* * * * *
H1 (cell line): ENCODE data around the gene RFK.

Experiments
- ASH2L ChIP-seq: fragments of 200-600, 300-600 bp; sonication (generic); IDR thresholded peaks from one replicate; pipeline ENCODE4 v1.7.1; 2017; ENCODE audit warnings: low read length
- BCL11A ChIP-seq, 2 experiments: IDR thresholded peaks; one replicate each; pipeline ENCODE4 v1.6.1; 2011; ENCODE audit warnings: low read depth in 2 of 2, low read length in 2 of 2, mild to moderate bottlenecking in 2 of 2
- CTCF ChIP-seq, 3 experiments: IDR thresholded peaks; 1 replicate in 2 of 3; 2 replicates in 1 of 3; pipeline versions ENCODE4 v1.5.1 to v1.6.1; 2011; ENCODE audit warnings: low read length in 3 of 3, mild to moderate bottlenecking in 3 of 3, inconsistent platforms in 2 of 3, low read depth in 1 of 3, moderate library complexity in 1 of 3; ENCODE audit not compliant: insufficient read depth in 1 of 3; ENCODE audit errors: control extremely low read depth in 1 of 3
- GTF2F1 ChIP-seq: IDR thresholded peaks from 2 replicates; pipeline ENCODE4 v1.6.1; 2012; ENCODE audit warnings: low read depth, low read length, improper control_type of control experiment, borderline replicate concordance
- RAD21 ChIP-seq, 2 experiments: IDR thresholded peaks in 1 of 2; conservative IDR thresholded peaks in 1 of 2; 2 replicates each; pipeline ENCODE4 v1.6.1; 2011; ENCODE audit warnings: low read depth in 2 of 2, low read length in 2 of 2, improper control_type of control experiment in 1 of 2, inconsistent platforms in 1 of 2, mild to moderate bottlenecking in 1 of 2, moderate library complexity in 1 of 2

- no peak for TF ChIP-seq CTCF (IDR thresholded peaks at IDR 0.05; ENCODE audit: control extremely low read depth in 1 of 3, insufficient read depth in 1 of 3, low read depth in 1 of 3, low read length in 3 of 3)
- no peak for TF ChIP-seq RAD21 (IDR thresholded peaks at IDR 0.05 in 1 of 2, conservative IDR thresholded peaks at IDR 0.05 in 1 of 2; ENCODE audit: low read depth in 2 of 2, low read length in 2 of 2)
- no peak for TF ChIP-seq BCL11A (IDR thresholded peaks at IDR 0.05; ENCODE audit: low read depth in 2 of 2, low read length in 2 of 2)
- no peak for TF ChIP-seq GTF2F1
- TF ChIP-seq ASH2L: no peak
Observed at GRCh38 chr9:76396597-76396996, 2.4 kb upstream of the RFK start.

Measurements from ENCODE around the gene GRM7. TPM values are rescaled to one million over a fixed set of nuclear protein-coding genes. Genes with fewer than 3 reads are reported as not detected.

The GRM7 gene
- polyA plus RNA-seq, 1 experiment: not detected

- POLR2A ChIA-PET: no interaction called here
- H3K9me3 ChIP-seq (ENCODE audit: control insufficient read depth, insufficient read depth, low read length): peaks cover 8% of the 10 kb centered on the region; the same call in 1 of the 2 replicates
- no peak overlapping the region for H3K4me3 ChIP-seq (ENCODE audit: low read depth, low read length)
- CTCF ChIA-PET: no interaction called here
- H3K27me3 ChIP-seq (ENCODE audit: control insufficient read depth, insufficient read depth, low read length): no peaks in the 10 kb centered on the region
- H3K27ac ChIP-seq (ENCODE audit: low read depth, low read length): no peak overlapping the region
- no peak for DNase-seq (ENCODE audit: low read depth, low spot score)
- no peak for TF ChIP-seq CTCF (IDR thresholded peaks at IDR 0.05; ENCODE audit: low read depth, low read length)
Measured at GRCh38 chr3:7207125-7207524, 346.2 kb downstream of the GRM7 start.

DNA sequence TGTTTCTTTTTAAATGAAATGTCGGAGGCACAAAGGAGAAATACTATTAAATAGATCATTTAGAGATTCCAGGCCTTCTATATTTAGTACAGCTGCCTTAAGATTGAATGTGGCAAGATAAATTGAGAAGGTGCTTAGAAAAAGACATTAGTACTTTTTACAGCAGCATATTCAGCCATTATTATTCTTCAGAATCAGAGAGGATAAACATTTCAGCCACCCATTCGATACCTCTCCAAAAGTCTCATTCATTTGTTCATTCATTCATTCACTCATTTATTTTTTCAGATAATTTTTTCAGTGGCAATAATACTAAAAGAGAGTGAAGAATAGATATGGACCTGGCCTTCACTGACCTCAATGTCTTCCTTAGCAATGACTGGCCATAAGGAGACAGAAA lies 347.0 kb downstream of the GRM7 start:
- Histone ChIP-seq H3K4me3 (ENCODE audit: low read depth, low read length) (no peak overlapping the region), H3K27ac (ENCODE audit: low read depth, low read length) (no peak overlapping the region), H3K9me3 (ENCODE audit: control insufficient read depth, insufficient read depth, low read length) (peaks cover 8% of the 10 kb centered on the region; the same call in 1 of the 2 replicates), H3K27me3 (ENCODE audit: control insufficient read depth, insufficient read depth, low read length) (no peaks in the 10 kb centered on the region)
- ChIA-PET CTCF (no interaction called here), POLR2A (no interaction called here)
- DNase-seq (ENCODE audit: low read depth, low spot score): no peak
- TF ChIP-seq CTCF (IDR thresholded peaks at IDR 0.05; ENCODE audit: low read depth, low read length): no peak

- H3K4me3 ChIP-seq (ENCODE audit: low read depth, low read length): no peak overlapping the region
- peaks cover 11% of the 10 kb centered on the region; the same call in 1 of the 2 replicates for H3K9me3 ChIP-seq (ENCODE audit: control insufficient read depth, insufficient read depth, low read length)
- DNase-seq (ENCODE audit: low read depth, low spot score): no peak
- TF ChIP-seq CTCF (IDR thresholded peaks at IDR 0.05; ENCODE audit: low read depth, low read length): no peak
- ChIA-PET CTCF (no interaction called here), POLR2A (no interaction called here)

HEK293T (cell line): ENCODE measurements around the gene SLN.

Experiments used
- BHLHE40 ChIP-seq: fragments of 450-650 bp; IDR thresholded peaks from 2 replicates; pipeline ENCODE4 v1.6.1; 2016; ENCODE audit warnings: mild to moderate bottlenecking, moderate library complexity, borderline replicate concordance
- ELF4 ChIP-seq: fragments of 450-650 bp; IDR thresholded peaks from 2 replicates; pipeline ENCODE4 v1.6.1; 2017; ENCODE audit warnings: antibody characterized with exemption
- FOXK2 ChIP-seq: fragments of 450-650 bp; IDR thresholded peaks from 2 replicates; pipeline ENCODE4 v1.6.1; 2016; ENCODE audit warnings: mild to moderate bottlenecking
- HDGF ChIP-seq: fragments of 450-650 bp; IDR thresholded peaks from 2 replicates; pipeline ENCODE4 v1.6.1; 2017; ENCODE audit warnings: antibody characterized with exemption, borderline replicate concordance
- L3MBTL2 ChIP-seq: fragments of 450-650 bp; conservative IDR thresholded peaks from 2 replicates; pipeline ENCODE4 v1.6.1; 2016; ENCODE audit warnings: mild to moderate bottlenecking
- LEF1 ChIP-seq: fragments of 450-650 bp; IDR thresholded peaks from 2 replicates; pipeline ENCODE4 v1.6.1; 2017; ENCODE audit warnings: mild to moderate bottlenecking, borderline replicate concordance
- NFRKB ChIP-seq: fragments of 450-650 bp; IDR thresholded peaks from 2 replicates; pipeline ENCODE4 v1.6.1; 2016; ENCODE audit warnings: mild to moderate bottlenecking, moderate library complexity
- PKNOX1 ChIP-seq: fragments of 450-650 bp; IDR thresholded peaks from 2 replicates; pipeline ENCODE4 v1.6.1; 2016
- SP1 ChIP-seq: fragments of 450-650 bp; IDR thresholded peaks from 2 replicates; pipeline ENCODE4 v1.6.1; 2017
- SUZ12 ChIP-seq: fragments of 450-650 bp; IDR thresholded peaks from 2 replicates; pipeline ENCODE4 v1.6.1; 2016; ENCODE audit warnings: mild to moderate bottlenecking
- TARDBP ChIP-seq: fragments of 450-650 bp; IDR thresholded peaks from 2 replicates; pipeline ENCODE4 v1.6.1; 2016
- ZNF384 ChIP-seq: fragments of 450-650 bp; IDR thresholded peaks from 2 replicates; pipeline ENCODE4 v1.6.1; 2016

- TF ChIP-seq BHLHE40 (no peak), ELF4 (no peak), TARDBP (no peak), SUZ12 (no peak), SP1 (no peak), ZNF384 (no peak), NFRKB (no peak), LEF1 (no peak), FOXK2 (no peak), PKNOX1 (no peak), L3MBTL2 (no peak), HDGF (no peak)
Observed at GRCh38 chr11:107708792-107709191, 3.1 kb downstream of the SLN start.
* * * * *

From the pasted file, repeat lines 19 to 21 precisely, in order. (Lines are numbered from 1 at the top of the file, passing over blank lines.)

- no peak overlapping the region for H3K4me3 ChIP-seq (ENCODE audit: low read depth, low read length)
- CTCF ChIA-PET: no interaction called here
- H3K27me3 ChIP-seq (ENCODE audit: control insufficient read depth, insufficient read depth, low read length): no peaks in the 10 kb centered on the region